Ben Huh (@benhuh), CEO of the Cheezburger, Inc., loves his Cheezburger project, but he’s also ready to have a fling with news. In a recent blog post, Huh addressed the stagnant state of news presentation and consumption, which he’s hoping to address with his new project Moby Dick.
In the post he described how news sites are not embracing new technology or exploring new ways to report and present the news:
The limited amount of space on news homepages and their outmoded method of presentation poses big problems for the distribution of news as well as consumption by the public. Even though it’s been more than 15 years since the Internet became a news destination, journalists and editors are still trapped in the print and TV world of message delivery.
The traditional methods of news-writing, such as the reverse pyramid, and the various “editions” of news, pose big limitations on how news is reported and consumed. Unfortunately, Internet-based changes such as reverse-chronological blogging of news, inability to archive yesterday’s news, poor commenting quality, live-blogging, and others have made news consumption an even more frustrating experience.
Because it’s easy to find news outlets that are doing it wrong, I reached out to Huh via email for his thoughts on news organizations that are headed in the right direction. Our short interview follows.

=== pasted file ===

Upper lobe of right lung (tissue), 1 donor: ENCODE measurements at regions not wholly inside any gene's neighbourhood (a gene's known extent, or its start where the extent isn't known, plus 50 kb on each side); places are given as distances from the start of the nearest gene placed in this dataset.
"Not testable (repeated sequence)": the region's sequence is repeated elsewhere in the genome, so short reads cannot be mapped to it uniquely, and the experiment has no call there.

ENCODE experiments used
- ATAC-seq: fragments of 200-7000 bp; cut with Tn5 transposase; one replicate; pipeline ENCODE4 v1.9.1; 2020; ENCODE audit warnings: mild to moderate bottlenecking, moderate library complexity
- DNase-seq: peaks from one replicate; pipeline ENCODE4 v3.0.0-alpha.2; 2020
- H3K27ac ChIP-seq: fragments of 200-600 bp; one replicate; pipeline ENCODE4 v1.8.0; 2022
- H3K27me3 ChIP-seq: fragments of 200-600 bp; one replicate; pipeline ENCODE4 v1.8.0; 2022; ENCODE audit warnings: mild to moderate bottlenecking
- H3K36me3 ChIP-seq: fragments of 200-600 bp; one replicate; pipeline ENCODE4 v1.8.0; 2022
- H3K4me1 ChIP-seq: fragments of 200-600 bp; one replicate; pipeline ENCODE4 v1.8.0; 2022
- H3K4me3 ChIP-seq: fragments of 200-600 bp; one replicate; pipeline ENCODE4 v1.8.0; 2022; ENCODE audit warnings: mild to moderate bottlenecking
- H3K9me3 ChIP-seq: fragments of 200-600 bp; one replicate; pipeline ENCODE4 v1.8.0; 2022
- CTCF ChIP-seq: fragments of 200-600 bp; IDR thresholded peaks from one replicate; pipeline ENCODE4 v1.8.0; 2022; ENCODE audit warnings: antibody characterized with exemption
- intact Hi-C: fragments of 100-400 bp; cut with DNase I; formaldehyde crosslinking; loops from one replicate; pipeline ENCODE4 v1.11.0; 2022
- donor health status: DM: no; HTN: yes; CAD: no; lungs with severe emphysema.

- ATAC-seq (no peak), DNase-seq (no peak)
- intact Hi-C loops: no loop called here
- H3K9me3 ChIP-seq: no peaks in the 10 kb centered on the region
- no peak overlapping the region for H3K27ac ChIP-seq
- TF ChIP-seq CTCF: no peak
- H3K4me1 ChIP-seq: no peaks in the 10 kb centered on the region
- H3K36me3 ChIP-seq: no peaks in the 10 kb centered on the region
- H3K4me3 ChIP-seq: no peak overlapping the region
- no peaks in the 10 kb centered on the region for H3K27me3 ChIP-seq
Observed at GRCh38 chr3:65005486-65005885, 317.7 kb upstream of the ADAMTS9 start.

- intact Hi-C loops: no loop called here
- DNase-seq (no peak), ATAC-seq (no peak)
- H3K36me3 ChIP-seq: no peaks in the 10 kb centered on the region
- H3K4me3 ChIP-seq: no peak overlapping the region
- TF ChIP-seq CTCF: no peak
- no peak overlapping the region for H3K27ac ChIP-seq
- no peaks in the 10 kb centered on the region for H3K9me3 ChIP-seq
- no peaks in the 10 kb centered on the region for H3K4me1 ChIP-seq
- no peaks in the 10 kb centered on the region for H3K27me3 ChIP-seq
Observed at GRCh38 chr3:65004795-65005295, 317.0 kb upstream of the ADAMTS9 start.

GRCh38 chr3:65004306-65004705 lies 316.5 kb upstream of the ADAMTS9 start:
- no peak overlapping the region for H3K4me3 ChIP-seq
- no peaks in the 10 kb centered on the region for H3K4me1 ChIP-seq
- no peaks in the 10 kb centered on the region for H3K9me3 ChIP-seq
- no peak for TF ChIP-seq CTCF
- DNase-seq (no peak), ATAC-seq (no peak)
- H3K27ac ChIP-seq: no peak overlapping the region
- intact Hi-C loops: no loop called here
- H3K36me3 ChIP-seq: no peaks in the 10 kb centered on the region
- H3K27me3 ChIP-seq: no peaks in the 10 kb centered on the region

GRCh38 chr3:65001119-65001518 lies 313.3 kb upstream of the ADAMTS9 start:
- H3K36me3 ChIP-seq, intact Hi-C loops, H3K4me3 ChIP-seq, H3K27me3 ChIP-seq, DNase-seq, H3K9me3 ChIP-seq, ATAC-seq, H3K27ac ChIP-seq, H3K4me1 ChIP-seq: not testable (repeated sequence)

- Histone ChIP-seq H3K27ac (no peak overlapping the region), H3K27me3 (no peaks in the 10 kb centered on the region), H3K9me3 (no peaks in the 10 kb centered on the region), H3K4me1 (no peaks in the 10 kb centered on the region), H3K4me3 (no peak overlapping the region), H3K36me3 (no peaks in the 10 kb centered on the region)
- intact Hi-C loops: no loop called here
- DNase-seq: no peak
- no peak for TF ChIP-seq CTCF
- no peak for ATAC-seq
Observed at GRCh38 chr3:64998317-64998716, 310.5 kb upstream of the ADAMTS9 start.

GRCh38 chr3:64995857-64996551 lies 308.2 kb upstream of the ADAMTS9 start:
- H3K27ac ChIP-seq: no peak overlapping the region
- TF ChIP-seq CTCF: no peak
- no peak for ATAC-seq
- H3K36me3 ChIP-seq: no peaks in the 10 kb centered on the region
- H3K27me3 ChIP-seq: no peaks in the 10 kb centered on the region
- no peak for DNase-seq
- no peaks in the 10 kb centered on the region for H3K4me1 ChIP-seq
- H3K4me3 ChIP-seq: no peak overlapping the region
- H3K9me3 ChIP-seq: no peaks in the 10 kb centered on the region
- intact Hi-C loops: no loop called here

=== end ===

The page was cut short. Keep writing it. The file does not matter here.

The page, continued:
If one of journalism’s problems is digital presentation, who is doing it right?
Ben Huh: I love that MSNBC is trying out new ideas and new formats. Not everything works, but it’s the trial and error that will help come up with answers. The Huffington Post’s Big News pages are interesting, but are still limited to the old blog format. I do love Techmeme, and they do a wonderful job of curation.
Screenshot of an MSNBC article page.
Why is the current news consumption experience worse than it was five years ago?
Ben Huh: We get news from a wide range of sources, including blogs and social media. That’s obvious. We also have to deal with a much murkier line between articles, editorial and advertising. We also have photos and videos that come in huge numbers and our ability to consume has increased dramatically.
Do you think the “article,” as a form, needs to be reinvented?
Ben Huh: I think it should be augmented and, in some cases, tossed out entirely. It will take a long time for us to get used to this if it happens.